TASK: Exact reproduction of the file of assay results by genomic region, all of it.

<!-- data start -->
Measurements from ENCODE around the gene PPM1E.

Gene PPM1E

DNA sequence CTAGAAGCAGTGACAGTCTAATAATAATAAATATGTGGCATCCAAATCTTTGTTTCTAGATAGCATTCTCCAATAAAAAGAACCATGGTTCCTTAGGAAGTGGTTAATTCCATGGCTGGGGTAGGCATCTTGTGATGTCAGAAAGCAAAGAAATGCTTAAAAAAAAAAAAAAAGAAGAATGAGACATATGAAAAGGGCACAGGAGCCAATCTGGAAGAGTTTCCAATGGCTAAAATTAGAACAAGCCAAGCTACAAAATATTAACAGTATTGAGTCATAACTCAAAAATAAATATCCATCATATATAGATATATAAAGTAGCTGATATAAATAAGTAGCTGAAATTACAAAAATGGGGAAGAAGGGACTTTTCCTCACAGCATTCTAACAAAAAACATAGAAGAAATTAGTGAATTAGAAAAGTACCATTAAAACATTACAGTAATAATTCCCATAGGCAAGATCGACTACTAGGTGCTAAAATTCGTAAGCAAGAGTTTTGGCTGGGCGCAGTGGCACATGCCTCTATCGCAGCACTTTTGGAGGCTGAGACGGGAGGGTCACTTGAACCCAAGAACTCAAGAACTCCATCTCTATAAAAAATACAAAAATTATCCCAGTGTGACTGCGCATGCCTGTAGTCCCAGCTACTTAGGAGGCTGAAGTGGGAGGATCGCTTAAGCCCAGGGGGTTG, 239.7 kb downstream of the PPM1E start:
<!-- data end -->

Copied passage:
Measurements from ENCODE around the gene PPM1E.

Gene PPM1E

DNA sequence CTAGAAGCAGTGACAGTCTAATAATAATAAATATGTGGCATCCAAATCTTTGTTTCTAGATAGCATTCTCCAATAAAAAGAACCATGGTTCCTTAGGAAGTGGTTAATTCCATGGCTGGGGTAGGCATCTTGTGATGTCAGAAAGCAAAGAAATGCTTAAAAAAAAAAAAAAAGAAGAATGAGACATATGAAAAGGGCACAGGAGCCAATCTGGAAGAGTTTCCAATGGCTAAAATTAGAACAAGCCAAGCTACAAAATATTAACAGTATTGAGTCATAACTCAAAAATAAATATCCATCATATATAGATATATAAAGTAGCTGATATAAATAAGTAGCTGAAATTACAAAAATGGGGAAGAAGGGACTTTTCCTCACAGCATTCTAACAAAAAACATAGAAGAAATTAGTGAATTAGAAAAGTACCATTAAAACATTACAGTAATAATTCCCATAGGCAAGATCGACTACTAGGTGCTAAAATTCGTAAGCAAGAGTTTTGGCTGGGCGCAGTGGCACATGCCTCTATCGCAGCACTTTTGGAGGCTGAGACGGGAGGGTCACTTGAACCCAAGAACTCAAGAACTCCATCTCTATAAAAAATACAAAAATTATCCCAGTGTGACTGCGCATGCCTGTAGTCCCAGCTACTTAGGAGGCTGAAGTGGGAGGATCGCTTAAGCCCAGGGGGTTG, 239.7 kb downstream of the PPM1E start: